Bank brokerages are opening their doors wider than ever to big-name mutual fund and securities firms - a move once considered akin to letting the fox into the henhouse.
Last week, mutual fund giant Zurich-Kemper Investments began helping banks devise a written business plan for their brokerages, working with them to set goals for their investment representatives and mutual funds. At the same time, a top-level executive from Smith Barney Inc. said her company is considering selling funds through banks.
First Union Corp. and KeyCorp. struck deals late last year with discount broker Charles Schwab & Co. to set up mutual fund 'supermarkets' in their branches. And last summer, Glendale Federal Bank opened its doors to insurance agents employed by Metropolitan Life Insurance Co.
While banks have been letting mutual fund companies and other financial services firms pitch products to their customers for years, these deals are different. Banks are giving their new partners greater access to their programs, thereby offering these companies better insight into the goals, priorities, and weaknesses of the bank's program.
"That's clearly not where we want to go in the long term," said Peter Herlihy, director of mutual funds at Barnett Banks Inc. "The banks should be responsible for their own programs."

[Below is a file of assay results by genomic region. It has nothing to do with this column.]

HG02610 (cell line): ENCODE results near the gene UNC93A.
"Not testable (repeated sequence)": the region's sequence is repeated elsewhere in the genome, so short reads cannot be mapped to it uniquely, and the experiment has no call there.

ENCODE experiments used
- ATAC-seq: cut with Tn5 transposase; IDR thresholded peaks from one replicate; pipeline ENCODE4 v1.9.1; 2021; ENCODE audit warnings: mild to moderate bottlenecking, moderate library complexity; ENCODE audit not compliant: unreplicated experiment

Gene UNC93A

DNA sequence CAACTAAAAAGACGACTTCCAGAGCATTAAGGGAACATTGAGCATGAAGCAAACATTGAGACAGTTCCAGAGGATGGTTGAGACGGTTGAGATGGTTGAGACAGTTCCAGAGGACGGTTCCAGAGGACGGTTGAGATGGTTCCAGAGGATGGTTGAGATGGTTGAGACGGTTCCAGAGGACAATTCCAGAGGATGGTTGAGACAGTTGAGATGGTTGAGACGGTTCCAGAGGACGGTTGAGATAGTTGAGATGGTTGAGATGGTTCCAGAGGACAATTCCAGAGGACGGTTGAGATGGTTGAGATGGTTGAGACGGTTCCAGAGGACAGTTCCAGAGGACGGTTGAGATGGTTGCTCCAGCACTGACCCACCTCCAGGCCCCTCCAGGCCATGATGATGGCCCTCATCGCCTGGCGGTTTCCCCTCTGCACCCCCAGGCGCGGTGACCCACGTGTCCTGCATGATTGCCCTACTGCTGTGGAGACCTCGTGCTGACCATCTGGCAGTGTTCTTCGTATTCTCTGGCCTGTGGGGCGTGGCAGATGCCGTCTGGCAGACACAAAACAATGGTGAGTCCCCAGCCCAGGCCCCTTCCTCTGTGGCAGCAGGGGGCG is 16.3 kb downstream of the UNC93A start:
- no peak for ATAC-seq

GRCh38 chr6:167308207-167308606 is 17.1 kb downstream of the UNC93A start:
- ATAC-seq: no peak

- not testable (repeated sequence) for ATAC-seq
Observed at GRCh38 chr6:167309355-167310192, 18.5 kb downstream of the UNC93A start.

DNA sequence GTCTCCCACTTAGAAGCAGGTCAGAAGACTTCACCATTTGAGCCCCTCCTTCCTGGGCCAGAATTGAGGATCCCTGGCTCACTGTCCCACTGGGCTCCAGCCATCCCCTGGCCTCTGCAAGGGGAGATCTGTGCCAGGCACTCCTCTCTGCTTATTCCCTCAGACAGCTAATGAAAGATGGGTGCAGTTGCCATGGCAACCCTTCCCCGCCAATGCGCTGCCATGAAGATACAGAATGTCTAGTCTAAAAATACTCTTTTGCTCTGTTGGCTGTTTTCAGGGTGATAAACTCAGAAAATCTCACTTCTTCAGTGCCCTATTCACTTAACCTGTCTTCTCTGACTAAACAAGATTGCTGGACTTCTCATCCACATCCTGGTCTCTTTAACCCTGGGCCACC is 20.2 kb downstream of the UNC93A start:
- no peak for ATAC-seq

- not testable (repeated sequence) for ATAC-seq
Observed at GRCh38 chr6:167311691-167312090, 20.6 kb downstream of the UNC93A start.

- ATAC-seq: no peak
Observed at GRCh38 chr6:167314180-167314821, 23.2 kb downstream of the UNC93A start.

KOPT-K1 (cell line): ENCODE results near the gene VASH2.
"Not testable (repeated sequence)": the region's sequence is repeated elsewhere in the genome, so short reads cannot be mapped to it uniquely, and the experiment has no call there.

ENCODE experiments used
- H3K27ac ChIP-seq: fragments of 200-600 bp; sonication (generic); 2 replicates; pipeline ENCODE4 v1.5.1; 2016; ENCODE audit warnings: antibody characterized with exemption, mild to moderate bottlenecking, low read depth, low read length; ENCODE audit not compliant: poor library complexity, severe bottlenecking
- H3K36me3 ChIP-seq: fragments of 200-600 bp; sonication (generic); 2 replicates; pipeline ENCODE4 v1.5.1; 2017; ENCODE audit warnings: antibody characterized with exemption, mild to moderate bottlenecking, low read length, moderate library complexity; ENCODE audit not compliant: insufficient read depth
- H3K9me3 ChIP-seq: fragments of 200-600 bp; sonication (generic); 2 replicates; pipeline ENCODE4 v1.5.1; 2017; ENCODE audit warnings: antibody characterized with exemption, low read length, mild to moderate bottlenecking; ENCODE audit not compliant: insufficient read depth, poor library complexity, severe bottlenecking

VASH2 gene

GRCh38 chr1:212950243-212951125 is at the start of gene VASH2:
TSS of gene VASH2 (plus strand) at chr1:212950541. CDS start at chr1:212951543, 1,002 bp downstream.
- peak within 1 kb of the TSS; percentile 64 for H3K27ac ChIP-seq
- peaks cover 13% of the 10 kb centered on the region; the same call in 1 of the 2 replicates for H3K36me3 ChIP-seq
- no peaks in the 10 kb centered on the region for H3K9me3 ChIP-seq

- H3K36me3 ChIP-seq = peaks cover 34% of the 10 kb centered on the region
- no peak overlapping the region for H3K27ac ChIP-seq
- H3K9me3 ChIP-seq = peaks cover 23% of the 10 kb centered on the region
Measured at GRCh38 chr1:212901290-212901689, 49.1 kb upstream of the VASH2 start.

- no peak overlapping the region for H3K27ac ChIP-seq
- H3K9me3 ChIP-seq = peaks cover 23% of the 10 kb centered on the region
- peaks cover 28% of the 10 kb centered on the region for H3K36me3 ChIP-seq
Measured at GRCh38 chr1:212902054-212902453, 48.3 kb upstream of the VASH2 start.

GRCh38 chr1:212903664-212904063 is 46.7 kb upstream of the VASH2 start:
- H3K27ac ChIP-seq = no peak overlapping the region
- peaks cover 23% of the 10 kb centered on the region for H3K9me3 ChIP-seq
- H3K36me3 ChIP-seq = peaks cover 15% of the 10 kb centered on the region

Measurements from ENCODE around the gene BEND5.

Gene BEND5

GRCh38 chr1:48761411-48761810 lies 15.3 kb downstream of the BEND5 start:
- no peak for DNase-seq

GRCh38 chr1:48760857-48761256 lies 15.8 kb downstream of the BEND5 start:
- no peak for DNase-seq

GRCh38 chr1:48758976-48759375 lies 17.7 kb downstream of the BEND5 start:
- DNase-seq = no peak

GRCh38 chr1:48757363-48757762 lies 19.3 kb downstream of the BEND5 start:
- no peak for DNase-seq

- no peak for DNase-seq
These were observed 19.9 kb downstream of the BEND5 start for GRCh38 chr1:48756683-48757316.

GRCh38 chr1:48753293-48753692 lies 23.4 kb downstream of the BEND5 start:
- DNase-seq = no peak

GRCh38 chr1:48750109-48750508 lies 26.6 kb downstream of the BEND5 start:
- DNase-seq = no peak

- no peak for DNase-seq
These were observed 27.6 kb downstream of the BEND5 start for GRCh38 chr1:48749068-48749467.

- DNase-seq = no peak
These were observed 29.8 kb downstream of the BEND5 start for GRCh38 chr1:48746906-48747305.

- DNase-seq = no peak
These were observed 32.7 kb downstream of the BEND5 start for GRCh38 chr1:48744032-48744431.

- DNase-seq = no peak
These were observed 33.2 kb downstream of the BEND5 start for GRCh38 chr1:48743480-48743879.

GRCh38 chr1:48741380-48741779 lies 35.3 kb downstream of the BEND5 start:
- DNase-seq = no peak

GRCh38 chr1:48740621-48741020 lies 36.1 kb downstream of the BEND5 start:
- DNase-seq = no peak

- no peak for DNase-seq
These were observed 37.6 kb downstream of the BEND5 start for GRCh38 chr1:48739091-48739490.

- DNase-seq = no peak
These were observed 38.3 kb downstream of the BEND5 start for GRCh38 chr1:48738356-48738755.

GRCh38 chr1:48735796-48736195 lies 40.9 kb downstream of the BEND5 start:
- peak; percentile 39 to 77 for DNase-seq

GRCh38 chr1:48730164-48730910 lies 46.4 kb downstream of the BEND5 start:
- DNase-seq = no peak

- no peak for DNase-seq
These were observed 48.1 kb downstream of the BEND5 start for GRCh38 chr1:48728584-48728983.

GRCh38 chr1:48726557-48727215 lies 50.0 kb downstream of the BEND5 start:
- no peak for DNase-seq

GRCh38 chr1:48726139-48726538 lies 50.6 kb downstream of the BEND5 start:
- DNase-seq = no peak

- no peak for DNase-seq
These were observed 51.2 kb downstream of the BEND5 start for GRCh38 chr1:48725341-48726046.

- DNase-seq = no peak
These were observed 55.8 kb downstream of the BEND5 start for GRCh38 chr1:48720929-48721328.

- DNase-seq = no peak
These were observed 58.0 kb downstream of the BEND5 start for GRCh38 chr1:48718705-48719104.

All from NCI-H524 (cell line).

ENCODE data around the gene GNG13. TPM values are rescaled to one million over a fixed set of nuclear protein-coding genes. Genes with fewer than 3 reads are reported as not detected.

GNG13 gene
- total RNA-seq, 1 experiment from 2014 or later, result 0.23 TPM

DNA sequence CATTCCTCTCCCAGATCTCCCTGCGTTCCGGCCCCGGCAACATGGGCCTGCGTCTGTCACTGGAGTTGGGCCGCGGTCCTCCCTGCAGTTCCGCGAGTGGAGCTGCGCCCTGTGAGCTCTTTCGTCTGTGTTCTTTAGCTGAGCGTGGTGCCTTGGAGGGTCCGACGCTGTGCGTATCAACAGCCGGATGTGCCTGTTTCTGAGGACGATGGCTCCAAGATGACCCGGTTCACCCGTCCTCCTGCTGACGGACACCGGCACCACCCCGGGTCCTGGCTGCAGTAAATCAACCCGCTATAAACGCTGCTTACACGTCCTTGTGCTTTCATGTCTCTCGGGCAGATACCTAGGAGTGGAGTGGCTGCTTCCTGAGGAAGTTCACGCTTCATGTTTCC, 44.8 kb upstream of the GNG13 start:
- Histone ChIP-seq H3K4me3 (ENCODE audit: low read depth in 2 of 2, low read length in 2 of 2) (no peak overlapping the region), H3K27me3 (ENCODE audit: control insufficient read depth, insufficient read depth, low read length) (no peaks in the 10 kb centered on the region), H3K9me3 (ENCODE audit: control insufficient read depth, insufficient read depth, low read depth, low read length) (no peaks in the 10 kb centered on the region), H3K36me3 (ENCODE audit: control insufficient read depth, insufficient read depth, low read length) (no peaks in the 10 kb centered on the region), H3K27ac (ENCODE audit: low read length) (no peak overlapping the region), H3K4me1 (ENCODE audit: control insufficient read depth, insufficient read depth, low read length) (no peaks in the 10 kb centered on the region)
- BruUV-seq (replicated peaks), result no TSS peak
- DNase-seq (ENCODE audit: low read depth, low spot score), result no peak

In an effort to expand their brokerages at a faster pace than they can on their own, bankers are listening to offers that involve sharing revenue in exchange for help boosting sales of their own funds, and gaining access to research and trading services.
"When banks look at technology issues, and brand-name credibility, the conclusion is 'I can't build all of that myself as quickly as I can working with someone else,"' said David Master, a bank consultant with Optima Group, Fairfield, Conn.
Allying with competitors may seem an odd way to build a business. But many observers say that despite banks' growing experience, they still need help selling investment advice alongside their own mutual funds.
Just as strange is the eagerness of securities firms and mutual fund companies to build banks in their own images. After all, banks created their own mutual funds to steal back the deposits that fled to their competitors' portfolios.
Some interpret these partnerships as a bad sign for the future of bank mutual funds, as they indicate that securities firms have concluded that banks' asset management skills are scarcely a threat. Observers see most banks becoming hired sales arms for fund companies and brokerages.
"They (the nonbanks) are not at all concerned about how well a bank can manage money or sell its own mutual funds," said Louis Harvey, president of Dalbar Inc., a Boston-based research company for financial services firms. "That's been discounted already."
Making these arrangements work is remarkably difficult. These latest players are entering a second round of arrangements, after a few others tried in the past. A few programs collapsed due to culture clashes.
For instance, American Express Financial Advisors was forced to scrap three deals with banks. The banks had trouble fitting Amex's time-consuming financial planning style into a culture used to taking orders for specific products from customers.